The Kid at Stewart’s

I wanted a small coffee. I drink decaf, and at Stewart’s, they have three or four kinds in various carafes sitting on hotplates on the counter. You can pour whatever kind you want into whatever size cardboard cup you want, and add however much milk, cream, etc., you want from a small, adjacent refrigerator. I figured I’d be in and out in two minutes, if I was lucky.

I was not lucky.

The kid, about 16 years old, was new; I could tell by his quickness and efficient eagerness. He wasn’t about to lollygag or chat, like the other two employees — older women who were scooping ice-cream for other customers. He was that smart kid from science class who is full of algorithms. So when the tall, insulated carafe sputtered and wheezed within a moment of my pushing on its lever and I called to him, “Are you all out of decaf?” I knew he would jump right on it.

He did.

“I’ll make you a new pot,” he said, striding towards me. Almost in one swift move, he opened the lid of the empty carafe, spun around and swung it into position under the coffeemaker behind him, yanked a metal basket from its little “shelf” in that coffeemaker, and dumped the old paper filter with its wet grounds into the trashcan below by pounding the basket once, good and hard, on the edge of that can. Then he placed a new filter in the basket and finally, grabbed a sparkling new foil packet of decaf coffee grounds.

Here is where his troubles began.

You could see by the faces and the little animal noises he made (Carol Burnett, where are you?), as well as the color he was turning as he tried to open that packet, that he was in over his head. Holding it waist-high and bending a bit at the knees, he tried to rip open the crimping at the top; failing at that, he raised it to shoulder height and tried again. Then he decided to try to pull the packet apart by its seams, like you and I sometimes do with the plastic bags inside cereal boxes.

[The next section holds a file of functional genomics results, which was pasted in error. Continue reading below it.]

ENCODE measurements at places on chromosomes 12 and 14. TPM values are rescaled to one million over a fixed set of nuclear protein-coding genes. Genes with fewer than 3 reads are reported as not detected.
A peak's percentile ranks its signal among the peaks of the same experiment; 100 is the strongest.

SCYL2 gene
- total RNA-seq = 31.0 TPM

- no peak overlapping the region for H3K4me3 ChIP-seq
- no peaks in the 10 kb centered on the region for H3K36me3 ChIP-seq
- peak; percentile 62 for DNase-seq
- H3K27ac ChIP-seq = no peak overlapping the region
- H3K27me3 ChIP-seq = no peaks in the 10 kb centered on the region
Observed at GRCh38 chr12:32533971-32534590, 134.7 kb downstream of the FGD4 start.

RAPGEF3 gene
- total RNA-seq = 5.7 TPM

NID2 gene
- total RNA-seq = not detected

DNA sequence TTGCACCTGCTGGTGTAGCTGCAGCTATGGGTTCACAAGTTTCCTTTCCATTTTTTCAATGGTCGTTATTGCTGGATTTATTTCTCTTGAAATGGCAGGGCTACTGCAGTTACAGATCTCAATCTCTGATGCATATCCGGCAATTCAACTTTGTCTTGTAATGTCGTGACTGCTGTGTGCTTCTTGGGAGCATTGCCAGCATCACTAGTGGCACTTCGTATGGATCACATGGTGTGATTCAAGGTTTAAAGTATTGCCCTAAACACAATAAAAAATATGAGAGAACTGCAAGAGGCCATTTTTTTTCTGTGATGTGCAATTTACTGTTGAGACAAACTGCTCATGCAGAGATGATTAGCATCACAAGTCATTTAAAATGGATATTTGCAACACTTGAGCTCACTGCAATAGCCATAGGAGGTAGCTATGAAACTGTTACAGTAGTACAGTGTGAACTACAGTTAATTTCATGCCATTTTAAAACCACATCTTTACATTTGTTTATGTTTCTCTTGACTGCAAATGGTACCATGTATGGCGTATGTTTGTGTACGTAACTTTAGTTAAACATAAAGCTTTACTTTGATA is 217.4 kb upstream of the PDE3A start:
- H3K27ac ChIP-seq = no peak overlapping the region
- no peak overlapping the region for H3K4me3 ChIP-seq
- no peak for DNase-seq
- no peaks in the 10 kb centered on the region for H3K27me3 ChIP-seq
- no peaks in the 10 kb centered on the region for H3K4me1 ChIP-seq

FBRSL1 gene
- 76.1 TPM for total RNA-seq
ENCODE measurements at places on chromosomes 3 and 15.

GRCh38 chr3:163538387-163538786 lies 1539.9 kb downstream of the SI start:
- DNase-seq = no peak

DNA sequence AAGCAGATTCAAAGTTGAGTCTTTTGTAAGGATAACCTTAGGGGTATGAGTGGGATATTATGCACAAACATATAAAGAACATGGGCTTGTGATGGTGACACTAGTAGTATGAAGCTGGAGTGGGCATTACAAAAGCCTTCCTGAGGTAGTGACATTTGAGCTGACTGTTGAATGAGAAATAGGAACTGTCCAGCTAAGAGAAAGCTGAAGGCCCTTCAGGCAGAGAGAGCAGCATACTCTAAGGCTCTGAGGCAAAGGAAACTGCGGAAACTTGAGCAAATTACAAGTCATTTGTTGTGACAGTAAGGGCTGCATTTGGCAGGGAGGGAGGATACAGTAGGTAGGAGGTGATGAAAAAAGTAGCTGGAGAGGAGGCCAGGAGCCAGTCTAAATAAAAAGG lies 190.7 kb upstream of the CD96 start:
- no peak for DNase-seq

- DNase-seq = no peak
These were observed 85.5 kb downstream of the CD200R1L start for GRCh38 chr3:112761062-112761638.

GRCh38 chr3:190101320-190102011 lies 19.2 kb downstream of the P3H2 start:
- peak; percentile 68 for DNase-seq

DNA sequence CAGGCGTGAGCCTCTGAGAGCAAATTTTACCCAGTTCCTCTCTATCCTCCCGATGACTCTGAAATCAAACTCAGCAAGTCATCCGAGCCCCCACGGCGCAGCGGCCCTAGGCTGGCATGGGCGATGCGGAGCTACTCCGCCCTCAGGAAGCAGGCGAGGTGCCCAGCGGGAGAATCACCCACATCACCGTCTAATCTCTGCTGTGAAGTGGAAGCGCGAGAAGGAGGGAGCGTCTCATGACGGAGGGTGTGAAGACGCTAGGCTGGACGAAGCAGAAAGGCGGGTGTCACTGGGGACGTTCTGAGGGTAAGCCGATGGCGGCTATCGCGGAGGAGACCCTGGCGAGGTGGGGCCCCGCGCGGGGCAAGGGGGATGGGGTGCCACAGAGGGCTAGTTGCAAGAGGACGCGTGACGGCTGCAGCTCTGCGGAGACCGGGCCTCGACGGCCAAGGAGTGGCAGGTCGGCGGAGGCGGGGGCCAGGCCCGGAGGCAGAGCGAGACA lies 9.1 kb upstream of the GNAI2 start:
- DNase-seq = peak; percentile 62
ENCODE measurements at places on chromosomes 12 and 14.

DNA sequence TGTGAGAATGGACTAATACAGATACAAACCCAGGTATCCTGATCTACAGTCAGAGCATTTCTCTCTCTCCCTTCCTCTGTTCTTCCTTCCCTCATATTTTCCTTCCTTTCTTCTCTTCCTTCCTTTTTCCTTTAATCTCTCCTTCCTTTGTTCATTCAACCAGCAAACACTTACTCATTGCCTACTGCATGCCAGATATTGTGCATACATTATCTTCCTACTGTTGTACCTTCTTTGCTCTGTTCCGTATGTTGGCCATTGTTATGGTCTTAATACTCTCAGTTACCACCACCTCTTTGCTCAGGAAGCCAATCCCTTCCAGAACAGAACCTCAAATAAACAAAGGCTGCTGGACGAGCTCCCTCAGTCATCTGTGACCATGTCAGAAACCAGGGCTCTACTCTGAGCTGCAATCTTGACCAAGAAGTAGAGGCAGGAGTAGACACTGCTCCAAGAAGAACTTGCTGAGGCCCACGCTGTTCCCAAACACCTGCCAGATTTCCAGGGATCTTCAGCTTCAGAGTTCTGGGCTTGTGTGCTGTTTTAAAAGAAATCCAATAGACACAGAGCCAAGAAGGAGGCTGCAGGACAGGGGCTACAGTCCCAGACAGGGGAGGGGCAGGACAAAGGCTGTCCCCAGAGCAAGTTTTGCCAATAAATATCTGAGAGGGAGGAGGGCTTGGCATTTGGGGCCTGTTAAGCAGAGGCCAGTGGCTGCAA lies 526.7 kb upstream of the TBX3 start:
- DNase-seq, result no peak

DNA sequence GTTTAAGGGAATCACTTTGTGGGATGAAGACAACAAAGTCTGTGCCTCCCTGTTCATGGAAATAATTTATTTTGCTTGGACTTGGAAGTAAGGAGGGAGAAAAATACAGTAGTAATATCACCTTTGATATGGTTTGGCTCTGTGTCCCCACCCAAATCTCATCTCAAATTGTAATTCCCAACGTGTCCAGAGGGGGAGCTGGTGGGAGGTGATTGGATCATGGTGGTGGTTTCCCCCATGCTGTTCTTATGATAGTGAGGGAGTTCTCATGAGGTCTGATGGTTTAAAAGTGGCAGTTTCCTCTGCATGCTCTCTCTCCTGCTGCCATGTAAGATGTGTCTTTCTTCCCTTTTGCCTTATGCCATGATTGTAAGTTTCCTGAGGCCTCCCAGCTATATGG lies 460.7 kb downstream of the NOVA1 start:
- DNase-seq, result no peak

I knew what was going to happen. I didn’t think I knew; I knew. Remember the old sitcom “Alice,” where Flo is trying to open a box of straws and finally it “explodes” all over Mel’s diner? I didn’t want to miss this, so I kept watching.

Only the coffee packet wouldn’t open, even for the sake of comedy. The kid’s eyes darted from side to side; I’m sure he was looking for a pair of scissors. There were none. So he did exactly what you and I would have done; he turned his back hoping no one could see, and bit the damn thing.

He tugged on it while its edge was between his teeth; still no luck. He shoved it farther into his mouth and poked one edge over to the side so it would lie right between his top and bottom molars. Now he had it. It ripped apart with just a minimal amount of spit and foil falling into the filter, and when he pushed the “On” button I knew I’d lost my chance to yell, “Kiss my grits!”

Victorious and back in Efficiency mode, he walked toward me and pointed at my small cup with a half-inch of now-cold coffee in the bottom.

“Want to give me that?” he asked. Oh, nice, I thought: He’s going to dump out this old, nasty, bottom-of-the-barrel coffee so I can fill it up with fresh. As I handed the cup to him, he continued, “…so I can hold it right under the coffeemaker and then you don’t have to wait for the whole carafe to fill up?”

“Sure,” I said, though in truth I could have stayed there, watching Mr. Efficiency, all day.